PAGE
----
The Association for Death Education and Counseling (ADEC) conference brings together Chuck Overton and Neil Chethik from Open to Hope. Overton is one of the spiritual directors at a care center in Tennessee. As a chaplain, he finds that the biggest concern for those on a spiritual journey going through a loss is feeling abandoned by God. Sometimes they feel abandoned by their spiritual community. They feel isolated from the pastor, members of their church, and even their friends and family.
The long-term continued support can fade away after a short amount of time. That’s when difficulty really occurs. This is interpreted as abandonment by God via the people who should be there for them. When talking with the bereaved for the first time, Overton approaches them by getting to know them. Knowing their life history and who they are as well as their spiritual connection is critical. That gives him a good idea of where they are.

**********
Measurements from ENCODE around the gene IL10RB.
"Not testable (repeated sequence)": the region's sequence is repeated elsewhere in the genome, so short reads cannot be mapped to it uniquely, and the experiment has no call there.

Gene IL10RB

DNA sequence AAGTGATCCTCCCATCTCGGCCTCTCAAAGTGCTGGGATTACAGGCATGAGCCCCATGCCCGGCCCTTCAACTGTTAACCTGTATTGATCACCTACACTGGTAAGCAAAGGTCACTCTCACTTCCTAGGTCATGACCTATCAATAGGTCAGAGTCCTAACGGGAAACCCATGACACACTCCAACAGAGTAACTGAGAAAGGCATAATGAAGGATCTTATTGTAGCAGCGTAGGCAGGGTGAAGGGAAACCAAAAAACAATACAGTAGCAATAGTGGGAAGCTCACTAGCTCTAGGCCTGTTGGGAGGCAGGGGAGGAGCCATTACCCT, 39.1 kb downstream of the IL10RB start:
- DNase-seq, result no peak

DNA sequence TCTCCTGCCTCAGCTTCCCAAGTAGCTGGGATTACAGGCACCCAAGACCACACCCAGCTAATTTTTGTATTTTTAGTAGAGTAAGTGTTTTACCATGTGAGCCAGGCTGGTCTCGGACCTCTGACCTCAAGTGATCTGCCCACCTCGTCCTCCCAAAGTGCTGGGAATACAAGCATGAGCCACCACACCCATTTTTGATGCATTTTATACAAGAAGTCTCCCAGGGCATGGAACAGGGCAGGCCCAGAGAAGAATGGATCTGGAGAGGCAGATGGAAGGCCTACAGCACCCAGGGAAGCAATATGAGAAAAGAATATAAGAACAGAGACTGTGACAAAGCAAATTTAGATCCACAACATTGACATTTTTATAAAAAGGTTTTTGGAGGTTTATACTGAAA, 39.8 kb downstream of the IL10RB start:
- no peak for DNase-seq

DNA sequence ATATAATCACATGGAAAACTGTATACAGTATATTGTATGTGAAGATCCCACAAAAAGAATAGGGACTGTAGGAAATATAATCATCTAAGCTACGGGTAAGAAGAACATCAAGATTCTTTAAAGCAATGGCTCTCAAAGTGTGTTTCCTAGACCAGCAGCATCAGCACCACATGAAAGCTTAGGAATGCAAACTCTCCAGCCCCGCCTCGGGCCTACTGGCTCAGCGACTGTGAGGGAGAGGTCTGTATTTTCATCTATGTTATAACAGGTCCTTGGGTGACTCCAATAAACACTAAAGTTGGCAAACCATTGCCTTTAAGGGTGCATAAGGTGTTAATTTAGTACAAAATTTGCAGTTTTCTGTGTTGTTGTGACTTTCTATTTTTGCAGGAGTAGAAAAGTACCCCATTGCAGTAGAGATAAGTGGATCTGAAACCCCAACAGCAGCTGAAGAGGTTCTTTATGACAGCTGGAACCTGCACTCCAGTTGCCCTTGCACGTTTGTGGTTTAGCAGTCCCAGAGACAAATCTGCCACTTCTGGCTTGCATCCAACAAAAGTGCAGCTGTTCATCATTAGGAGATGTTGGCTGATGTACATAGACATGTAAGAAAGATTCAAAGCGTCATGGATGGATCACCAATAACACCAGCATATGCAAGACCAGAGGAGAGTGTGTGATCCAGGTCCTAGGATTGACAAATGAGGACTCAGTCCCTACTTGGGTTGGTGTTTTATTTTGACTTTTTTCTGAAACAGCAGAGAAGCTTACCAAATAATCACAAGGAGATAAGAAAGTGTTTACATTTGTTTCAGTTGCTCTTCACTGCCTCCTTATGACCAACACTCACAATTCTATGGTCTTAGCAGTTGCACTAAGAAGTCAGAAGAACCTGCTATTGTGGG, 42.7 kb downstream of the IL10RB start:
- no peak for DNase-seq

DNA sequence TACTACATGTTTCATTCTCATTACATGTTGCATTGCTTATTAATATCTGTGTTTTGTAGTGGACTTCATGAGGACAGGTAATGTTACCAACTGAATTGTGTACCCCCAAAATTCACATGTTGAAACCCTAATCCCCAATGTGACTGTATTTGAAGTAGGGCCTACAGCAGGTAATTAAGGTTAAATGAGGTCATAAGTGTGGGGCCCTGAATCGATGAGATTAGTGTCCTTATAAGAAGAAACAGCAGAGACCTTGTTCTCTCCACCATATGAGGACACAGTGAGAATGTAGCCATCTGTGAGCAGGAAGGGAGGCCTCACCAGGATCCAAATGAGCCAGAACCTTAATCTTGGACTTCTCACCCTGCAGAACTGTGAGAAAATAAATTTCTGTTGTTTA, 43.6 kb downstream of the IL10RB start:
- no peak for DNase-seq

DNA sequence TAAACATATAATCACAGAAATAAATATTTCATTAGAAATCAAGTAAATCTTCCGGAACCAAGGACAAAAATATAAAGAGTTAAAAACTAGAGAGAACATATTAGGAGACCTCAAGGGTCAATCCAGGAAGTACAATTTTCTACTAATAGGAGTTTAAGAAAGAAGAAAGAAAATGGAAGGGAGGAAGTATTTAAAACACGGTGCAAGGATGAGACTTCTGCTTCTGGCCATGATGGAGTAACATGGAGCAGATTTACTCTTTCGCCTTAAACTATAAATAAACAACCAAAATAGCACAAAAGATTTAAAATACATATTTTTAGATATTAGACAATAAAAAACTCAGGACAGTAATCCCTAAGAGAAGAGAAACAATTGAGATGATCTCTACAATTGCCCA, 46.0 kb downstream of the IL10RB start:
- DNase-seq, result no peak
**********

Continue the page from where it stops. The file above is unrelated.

Through conversation, many will talk about their spiritual connections rather than their personal connections. They might say, “I have family, but they’re not around.” This tells Overton a lot about their abandonment and isolation feelings. The bereaved might get clichéd support. He lets everyone know that he’s available, which is a surprise to them. Some don’t know that there are specialists who deal with grief.
There are certainly clergymen who don’t specialize in grief, and this can feel like a dead end. It might be important to identify a member of a church who has special training with the bereaved. Overton dealt with death once per month, at the most, as a regular chaplain. As a hospice chaplain and bereavement worker, he deals with end of life issues and death every single day, which lets him listen on a different level.